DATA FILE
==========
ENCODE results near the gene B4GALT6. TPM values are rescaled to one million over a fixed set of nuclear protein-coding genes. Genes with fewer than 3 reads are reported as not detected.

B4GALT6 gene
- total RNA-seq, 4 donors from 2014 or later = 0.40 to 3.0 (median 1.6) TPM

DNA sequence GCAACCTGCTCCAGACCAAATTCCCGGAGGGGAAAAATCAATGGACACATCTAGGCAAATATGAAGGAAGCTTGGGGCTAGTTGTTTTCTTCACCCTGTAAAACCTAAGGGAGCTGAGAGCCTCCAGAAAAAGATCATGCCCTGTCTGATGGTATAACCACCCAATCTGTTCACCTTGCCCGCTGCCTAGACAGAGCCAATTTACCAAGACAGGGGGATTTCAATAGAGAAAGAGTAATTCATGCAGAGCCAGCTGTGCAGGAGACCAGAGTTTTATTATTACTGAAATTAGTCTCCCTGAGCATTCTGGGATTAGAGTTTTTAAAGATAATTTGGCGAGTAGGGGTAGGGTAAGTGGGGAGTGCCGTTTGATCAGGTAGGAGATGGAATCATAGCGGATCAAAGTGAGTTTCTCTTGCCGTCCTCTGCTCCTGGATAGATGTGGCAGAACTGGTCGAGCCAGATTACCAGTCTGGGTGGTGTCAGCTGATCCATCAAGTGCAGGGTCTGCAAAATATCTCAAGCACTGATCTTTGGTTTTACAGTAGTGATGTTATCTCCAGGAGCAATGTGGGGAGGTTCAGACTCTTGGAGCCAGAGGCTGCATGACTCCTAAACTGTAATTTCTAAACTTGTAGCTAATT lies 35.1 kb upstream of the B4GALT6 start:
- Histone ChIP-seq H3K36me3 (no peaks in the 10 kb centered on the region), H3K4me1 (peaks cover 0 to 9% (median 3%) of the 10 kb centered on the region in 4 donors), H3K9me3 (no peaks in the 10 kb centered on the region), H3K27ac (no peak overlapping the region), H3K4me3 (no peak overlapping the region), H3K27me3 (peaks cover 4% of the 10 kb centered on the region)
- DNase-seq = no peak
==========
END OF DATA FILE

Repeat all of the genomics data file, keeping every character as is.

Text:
ENCODE results near the gene B4GALT6. TPM values are rescaled to one million over a fixed set of nuclear protein-coding genes. Genes with fewer than 3 reads are reported as not detected.

B4GALT6 gene
- total RNA-seq, 4 donors from 2014 or later = 0.40 to 3.0 (median 1.6) TPM

DNA sequence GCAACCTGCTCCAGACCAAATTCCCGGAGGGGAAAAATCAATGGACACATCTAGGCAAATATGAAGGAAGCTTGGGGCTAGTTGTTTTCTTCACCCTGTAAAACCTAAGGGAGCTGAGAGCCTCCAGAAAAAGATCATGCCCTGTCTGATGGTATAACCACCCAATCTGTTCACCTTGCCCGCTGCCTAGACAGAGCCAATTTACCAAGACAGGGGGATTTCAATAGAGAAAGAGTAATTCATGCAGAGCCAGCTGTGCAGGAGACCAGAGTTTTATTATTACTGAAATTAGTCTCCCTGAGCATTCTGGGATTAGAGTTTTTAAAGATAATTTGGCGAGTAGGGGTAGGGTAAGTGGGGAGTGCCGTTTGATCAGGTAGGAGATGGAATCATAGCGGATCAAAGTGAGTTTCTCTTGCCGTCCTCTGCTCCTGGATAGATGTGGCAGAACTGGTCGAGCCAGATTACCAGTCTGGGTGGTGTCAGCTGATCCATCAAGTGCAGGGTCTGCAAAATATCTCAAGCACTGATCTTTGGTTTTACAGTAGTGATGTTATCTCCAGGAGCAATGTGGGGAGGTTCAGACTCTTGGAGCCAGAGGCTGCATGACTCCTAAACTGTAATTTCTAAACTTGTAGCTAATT lies 35.1 kb upstream of the B4GALT6 start:
- Histone ChIP-seq H3K36me3 (no peaks in the 10 kb centered on the region), H3K4me1 (peaks cover 0 to 9% (median 3%) of the 10 kb centered on the region in 4 donors), H3K9me3 (no peaks in the 10 kb centered on the region), H3K27ac (no peak overlapping the region), H3K4me3 (no peak overlapping the region), H3K27me3 (peaks cover 4% of the 10 kb centered on the region)
- DNase-seq = no peak